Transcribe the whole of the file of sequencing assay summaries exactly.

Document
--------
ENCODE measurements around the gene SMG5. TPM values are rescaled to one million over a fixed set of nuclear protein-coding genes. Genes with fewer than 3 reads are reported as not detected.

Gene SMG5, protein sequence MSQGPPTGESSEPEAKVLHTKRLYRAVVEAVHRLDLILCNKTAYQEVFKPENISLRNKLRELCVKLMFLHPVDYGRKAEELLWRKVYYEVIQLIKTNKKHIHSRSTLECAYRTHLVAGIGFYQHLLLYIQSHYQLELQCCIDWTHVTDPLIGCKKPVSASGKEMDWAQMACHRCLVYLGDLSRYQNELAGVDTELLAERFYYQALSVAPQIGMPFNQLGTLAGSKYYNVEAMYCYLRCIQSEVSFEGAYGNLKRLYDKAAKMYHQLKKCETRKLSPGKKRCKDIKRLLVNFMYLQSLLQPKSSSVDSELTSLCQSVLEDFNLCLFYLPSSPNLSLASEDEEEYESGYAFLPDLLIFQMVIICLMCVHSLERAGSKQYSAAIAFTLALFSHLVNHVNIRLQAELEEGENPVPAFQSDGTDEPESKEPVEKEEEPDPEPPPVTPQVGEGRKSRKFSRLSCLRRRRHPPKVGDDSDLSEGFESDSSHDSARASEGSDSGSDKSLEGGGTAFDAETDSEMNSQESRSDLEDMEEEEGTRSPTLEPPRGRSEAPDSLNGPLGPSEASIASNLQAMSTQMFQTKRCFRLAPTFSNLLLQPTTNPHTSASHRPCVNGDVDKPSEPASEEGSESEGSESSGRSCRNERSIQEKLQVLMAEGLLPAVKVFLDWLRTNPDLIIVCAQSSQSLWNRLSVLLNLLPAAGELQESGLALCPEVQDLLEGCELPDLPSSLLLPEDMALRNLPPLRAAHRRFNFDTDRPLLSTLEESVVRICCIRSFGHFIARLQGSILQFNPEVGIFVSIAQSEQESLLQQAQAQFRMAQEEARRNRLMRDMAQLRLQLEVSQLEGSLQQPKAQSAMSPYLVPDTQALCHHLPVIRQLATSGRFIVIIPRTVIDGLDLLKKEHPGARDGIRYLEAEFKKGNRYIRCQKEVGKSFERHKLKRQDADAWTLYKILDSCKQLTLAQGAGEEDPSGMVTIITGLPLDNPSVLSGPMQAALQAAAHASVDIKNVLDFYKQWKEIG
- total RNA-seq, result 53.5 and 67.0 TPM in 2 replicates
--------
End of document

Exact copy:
ENCODE measurements around the gene SMG5. TPM values are rescaled to one million over a fixed set of nuclear protein-coding genes. Genes with fewer than 3 reads are reported as not detected.

Gene SMG5, protein sequence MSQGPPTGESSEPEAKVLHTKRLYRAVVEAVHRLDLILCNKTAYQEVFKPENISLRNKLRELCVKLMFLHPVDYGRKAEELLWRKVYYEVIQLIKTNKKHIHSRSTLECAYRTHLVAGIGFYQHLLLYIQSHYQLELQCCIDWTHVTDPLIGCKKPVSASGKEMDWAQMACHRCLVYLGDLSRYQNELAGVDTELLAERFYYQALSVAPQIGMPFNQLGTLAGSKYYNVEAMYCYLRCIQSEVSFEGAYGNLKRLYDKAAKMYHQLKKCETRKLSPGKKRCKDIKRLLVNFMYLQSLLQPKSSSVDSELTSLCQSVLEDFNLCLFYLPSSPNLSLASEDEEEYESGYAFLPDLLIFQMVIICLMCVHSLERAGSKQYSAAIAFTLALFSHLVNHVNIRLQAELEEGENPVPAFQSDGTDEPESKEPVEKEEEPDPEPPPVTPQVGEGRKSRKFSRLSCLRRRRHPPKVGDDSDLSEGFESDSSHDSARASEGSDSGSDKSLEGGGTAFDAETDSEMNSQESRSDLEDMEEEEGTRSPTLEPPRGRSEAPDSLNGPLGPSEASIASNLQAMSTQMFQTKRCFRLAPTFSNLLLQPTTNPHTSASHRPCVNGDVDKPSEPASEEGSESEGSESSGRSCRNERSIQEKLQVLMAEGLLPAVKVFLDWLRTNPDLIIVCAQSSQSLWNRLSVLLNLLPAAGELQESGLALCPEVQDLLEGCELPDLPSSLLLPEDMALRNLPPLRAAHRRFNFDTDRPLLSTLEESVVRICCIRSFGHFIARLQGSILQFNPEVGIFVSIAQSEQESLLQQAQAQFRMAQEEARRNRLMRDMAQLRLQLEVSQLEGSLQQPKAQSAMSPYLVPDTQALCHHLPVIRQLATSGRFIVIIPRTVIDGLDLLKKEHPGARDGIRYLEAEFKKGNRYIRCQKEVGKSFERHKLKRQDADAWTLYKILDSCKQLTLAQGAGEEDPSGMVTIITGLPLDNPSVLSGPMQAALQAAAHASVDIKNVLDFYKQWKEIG
- total RNA-seq, result 53.5 and 67.0 TPM in 2 replicates